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Paweł Piwosz for AWS Community Builders

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Decorate the Python function - Metrics


In last episode we instrumented our function with traces. Now we will do the same thing with metrics.

Decorate the handler


Like with traces we need to import proper functionality from the powertools library.

First, let's remember, in the SAM template we need to have two obligatory variables:

POWERTOOLS_SERVICE_NAME: simpleFunctionService
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POWERTOOLS_SERVICE_NAME we set previously. POWERTOOLS_METRICS_NAMESPACE gives us the possibility to collect all related metrics under one container. We can add custom dimensions later.

Currently we have this part of the code

from aws_lambda_powertools import Tracer

tracer = Tracer()
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Let's update it with metrics.

from aws_lambda_powertools import Tracer, Metrics

tracer = Tracer()
metrics = Metrics()
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At this moment we are ready to decorate the handler with metrics decorator:

def handler(event, context):
    """ A very simple Lambda function """
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All right, let's deploy it and let's take a look on the CloudWatch Metrics console!

As we can easily see, the new Custom Metrics appeared.

Custom metrics

Click the simpleFunctionMetrics, then click function_name, service (we should see that we have 1 metrics there). We can select ColdStart metrics now. We should see at least one coldstart is registered.

Custom metrics, coldstart

Looks perfect!

Custom metrics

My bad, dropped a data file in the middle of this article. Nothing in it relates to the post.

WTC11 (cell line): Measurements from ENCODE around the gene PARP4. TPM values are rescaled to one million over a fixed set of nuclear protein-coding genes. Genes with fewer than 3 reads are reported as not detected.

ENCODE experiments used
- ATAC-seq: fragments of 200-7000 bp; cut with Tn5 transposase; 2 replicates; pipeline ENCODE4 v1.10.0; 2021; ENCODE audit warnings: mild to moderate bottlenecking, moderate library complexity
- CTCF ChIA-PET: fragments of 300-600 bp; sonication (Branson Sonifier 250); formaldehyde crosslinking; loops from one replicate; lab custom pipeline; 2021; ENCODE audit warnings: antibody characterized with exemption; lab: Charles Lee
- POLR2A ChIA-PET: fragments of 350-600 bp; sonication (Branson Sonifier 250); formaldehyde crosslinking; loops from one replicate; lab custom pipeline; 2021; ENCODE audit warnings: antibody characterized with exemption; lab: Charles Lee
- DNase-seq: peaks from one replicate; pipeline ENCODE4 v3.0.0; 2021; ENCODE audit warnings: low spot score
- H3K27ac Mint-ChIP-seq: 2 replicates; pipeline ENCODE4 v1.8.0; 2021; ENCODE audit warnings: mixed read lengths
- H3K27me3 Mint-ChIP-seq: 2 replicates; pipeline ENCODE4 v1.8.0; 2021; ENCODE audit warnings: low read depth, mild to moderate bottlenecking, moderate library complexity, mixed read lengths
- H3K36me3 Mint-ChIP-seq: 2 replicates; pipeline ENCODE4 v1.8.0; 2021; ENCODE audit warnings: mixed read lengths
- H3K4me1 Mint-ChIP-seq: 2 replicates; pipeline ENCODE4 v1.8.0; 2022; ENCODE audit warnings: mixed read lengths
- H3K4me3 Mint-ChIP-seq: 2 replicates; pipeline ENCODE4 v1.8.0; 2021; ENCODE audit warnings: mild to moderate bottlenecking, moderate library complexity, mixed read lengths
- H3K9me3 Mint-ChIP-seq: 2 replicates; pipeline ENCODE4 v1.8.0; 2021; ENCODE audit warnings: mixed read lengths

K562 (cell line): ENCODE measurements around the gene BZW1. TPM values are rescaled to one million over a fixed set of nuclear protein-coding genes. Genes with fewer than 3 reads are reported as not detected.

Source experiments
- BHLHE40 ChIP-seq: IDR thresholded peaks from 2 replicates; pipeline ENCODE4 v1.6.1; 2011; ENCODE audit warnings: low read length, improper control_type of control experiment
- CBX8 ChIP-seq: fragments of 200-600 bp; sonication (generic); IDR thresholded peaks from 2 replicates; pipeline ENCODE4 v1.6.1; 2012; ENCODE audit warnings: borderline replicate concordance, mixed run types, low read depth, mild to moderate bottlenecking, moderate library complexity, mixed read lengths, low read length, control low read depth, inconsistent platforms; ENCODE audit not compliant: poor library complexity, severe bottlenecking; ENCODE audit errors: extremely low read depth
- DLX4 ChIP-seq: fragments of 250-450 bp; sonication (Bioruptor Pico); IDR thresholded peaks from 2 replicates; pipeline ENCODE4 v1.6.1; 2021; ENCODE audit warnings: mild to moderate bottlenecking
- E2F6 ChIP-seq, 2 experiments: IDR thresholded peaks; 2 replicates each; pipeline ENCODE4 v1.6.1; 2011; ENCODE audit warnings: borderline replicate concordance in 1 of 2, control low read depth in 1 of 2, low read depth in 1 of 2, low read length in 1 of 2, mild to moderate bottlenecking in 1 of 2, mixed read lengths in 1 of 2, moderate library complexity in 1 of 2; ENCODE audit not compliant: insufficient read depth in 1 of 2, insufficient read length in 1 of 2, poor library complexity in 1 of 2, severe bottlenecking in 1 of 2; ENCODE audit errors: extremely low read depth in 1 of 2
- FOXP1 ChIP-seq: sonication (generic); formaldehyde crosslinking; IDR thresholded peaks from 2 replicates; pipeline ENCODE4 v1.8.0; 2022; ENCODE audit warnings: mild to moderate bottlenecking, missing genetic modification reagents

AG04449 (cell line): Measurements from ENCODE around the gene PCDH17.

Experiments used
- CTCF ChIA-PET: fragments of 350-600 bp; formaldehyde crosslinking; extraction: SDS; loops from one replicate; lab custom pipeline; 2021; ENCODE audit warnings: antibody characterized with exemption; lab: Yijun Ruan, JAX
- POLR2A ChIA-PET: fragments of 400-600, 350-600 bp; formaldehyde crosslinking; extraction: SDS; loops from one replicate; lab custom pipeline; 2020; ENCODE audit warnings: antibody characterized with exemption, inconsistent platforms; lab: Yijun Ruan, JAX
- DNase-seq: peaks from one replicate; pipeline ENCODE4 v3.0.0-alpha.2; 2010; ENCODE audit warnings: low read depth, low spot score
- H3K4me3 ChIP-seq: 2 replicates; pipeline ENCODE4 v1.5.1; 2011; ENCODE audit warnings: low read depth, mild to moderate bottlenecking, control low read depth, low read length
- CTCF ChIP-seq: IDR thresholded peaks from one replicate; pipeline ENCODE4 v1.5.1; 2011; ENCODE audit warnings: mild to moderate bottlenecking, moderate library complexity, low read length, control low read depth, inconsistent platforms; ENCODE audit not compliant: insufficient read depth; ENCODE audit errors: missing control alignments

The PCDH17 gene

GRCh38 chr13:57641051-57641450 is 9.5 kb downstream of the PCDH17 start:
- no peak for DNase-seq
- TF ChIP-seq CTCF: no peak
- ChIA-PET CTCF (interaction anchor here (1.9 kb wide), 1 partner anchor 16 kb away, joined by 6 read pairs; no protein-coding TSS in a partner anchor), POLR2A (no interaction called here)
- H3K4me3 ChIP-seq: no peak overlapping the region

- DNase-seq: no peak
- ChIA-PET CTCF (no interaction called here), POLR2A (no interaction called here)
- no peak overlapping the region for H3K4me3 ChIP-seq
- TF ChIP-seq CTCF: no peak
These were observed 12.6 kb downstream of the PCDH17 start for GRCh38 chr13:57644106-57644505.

Now it is the time to add the custom metrics. But before we start, please remember, if we add metrics outside the handler, in the global scope, it will be used during the cold start only! Anyway, we will test it to see how it works.

Import MetricUnit

According to documentation: MetricUnit enum facilitate finding a supported metric unit by CloudWatch. Alternatively, you can pass the value as a string if you already know them e.g. "Count".

We use this approach, therefore we need to import one more element from library.

from aws_lambda_powertools.metrics import MetricUnit
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Custom metrics for coldstart

Now, before we define any function, let's put this part of the code:

""" This is the coldstart metrics only"""
metrics.add_dimension(name="Execution", value="ColdStart")
metrics.add_metric(name="ColdStarted", unit=MetricUnit.Count, value=1)
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This will create a custom metrics which should be executed only during cold start.

Ok, after deployment I executed the function multiple times.

Let's take a look on CloudWatch Logs.

CloudWatch Logs for instrumented Lambda

As we can clearly see the idea of instrumenting the custom metrics for coldstart only is successsfull. We see multiple executions but only one is instrumented in logs.

Let's see the metrics then. When we go to CloudWatch Metrics, we can see 2 metrics there.

Custom metrics, coldstart

Let's click it. Now we have two dimensions. The default one, and the one we created - Executions.

Custom metrics, coldstart

Let's finally go inside and graph the metrics. I switched the display method to numbers as it shows the effect better.

Custom metrics, coldstart

Execution metrics

Now it is the time to instrument the functionality with custom metrics. What we want to achieve is to see how many times the specific function was executed.

Let's add this part

metrics.add_dimension(name="Execution", value="Functionality")
metrics.add_metric(name="Handler", unit=MetricUnit.Count, value=1)
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Into the handler, and this

metrics.add_metric(name="sumNumbers", unit=MetricUnit.Count, value=1)
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Into each function. Please remember to change the name for each function.

After deployment and a few executions we should see something like this:

Custom metrics

When we click...

Custom metrics

And click again...

Custom metrics

So, we have more metrics now!

Let's take a look on the CloudWatch Metrics dashboard now. The display is very similar like it was before, the only one thing which I changed was the aggreggation - from average to sum.

Custom metrics

Ok, after many executions this is what you can get through CloudWatch. It is not perfect. But we will work on it... later :)

Custom metrics

Cover image by Hebi B. from Pixabay

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